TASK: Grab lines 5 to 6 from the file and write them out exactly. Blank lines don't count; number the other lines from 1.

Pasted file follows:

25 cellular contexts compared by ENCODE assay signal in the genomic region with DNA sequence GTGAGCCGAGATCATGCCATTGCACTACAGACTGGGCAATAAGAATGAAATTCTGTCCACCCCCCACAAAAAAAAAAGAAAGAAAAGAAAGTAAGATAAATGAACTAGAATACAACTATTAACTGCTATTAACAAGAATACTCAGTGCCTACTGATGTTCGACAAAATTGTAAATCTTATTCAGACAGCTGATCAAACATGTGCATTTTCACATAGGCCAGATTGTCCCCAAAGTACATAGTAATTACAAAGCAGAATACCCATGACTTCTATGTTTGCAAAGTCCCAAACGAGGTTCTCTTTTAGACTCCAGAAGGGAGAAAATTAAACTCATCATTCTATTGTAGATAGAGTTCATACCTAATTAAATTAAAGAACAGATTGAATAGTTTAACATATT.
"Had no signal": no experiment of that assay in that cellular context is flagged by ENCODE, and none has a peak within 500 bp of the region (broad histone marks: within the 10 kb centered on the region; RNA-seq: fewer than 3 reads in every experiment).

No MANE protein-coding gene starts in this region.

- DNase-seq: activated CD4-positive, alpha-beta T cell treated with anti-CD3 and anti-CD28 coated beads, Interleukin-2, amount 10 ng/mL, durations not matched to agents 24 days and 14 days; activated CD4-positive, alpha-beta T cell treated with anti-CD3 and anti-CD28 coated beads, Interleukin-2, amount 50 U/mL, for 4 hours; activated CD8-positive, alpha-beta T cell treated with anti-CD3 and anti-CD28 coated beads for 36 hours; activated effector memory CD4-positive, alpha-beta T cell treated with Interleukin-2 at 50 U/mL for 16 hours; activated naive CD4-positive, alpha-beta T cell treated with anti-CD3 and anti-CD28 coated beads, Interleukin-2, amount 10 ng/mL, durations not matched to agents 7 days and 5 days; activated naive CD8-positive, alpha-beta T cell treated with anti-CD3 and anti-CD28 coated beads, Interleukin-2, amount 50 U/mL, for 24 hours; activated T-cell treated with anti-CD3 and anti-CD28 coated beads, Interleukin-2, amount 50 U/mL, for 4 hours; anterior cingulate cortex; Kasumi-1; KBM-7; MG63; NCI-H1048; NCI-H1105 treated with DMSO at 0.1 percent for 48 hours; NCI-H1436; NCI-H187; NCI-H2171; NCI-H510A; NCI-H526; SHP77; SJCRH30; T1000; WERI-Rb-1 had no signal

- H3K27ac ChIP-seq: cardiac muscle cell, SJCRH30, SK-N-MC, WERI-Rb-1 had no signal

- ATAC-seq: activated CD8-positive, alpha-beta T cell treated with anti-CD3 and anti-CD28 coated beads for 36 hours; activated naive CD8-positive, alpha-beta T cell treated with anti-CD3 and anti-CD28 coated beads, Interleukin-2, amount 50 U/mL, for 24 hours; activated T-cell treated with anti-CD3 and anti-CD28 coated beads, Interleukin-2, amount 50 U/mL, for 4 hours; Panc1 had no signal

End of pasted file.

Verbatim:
- H3K27ac ChIP-seq: cardiac muscle cell, SJCRH30, SK-N-MC, WERI-Rb-1 had no signal

- ATAC-seq: activated CD8-positive, alpha-beta T cell treated with anti-CD3 and anti-CD28 coated beads for 36 hours; activated naive CD8-positive, alpha-beta T cell treated with anti-CD3 and anti-CD28 coated beads, Interleukin-2, amount 50 U/mL, for 24 hours; activated T-cell treated with anti-CD3 and anti-CD28 coated beads, Interleukin-2, amount 50 U/mL, for 4 hours; Panc1 had no signal